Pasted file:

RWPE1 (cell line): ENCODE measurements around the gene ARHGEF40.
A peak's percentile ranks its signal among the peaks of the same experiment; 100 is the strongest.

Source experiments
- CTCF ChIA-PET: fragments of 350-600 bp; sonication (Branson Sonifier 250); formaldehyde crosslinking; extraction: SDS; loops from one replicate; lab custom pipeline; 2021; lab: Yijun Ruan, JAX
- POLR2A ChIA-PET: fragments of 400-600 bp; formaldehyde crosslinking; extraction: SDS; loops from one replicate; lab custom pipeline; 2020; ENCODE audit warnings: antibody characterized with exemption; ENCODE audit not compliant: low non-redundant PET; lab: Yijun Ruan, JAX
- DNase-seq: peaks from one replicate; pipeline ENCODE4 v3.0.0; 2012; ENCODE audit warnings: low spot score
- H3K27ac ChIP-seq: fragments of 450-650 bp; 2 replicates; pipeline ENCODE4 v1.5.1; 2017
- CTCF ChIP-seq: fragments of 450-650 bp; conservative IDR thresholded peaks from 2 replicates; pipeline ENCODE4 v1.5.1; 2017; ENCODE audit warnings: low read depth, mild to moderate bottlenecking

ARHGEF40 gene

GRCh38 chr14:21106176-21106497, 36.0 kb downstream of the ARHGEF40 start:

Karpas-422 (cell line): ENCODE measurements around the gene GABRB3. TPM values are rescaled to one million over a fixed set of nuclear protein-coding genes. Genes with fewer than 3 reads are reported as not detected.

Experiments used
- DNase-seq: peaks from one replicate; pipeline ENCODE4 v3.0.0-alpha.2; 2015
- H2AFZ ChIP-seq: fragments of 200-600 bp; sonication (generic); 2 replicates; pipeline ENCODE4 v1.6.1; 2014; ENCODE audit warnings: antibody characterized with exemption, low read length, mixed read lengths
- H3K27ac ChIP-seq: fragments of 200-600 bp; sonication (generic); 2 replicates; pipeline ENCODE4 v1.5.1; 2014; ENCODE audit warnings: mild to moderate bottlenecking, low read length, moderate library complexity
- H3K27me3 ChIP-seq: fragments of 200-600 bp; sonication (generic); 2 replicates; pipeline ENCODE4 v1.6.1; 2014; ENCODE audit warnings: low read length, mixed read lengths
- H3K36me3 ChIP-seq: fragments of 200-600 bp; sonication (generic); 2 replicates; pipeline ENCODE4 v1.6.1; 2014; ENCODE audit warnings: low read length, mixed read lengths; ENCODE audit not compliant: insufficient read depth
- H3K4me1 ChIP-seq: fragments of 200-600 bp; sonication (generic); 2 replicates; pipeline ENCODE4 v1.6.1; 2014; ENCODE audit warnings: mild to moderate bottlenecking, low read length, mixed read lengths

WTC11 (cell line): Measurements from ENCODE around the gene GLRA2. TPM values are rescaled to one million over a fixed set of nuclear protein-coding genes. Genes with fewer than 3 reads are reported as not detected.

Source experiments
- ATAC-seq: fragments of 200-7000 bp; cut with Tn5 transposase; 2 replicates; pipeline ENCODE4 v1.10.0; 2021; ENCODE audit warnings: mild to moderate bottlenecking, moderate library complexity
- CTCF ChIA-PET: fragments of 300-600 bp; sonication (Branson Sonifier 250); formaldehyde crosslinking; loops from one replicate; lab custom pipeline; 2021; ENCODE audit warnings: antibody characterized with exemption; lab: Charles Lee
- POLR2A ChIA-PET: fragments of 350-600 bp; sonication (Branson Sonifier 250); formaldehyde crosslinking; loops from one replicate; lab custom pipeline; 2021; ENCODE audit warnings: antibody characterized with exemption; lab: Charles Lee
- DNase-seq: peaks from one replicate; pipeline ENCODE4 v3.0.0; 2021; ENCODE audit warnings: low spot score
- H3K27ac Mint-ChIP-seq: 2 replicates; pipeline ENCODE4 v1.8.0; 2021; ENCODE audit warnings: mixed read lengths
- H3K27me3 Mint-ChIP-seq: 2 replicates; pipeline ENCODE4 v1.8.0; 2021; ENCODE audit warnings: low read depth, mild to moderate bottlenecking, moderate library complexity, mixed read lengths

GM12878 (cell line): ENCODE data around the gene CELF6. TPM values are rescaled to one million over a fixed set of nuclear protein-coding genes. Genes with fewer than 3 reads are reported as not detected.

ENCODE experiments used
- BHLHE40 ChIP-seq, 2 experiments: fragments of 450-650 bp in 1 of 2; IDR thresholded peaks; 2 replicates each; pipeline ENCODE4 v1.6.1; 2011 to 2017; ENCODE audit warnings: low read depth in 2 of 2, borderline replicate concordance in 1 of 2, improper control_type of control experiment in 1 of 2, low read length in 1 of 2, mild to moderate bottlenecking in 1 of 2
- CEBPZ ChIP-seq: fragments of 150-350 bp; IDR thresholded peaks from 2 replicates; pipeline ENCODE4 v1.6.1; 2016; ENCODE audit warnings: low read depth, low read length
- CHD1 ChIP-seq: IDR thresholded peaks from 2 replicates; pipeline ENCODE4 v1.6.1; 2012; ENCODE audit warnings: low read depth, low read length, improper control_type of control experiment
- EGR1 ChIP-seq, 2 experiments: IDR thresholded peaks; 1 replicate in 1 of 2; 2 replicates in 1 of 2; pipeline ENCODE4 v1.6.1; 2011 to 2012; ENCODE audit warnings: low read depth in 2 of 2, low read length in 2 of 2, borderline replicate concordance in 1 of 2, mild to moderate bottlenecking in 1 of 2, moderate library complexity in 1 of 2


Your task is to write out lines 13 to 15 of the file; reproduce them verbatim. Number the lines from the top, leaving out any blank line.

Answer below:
- DNase-seq: peaks from one replicate; pipeline ENCODE4 v3.0.0-alpha.2; 2015
- H2AFZ ChIP-seq: fragments of 200-600 bp; sonication (generic); 2 replicates; pipeline ENCODE4 v1.6.1; 2014; ENCODE audit warnings: antibody characterized with exemption, low read length, mixed read lengths
- H3K27ac ChIP-seq: fragments of 200-600 bp; sonication (generic); 2 replicates; pipeline ENCODE4 v1.5.1; 2014; ENCODE audit warnings: mild to moderate bottlenecking, low read length, moderate library complexity